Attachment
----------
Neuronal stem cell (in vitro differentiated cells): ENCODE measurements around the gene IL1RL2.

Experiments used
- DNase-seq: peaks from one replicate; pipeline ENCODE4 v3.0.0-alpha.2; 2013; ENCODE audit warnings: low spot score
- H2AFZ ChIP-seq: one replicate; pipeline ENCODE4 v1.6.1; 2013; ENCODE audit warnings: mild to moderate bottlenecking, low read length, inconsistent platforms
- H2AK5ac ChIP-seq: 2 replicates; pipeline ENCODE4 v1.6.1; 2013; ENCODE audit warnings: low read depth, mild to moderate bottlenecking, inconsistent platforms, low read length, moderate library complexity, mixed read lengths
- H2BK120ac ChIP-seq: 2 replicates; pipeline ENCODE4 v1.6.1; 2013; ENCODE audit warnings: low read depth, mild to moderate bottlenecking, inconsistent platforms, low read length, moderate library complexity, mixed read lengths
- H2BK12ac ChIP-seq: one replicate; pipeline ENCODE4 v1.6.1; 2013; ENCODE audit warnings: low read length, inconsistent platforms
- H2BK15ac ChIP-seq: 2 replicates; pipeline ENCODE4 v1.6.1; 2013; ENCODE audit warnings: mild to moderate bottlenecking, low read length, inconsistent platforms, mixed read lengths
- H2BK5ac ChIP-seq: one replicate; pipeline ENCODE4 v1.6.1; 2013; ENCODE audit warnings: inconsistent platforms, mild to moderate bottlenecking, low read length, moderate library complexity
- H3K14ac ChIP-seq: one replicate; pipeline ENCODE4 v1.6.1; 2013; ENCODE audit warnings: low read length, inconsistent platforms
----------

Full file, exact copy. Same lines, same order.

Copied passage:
Neuronal stem cell (in vitro differentiated cells): ENCODE measurements around the gene IL1RL2.

Experiments used
- DNase-seq: peaks from one replicate; pipeline ENCODE4 v3.0.0-alpha.2; 2013; ENCODE audit warnings: low spot score
- H2AFZ ChIP-seq: one replicate; pipeline ENCODE4 v1.6.1; 2013; ENCODE audit warnings: mild to moderate bottlenecking, low read length, inconsistent platforms
- H2AK5ac ChIP-seq: 2 replicates; pipeline ENCODE4 v1.6.1; 2013; ENCODE audit warnings: low read depth, mild to moderate bottlenecking, inconsistent platforms, low read length, moderate library complexity, mixed read lengths
- H2BK120ac ChIP-seq: 2 replicates; pipeline ENCODE4 v1.6.1; 2013; ENCODE audit warnings: low read depth, mild to moderate bottlenecking, inconsistent platforms, low read length, moderate library complexity, mixed read lengths
- H2BK12ac ChIP-seq: one replicate; pipeline ENCODE4 v1.6.1; 2013; ENCODE audit warnings: low read length, inconsistent platforms
- H2BK15ac ChIP-seq: 2 replicates; pipeline ENCODE4 v1.6.1; 2013; ENCODE audit warnings: mild to moderate bottlenecking, low read length, inconsistent platforms, mixed read lengths
- H2BK5ac ChIP-seq: one replicate; pipeline ENCODE4 v1.6.1; 2013; ENCODE audit warnings: inconsistent platforms, mild to moderate bottlenecking, low read length, moderate library complexity
- H3K14ac ChIP-seq: one replicate; pipeline ENCODE4 v1.6.1; 2013; ENCODE audit warnings: low read length, inconsistent platforms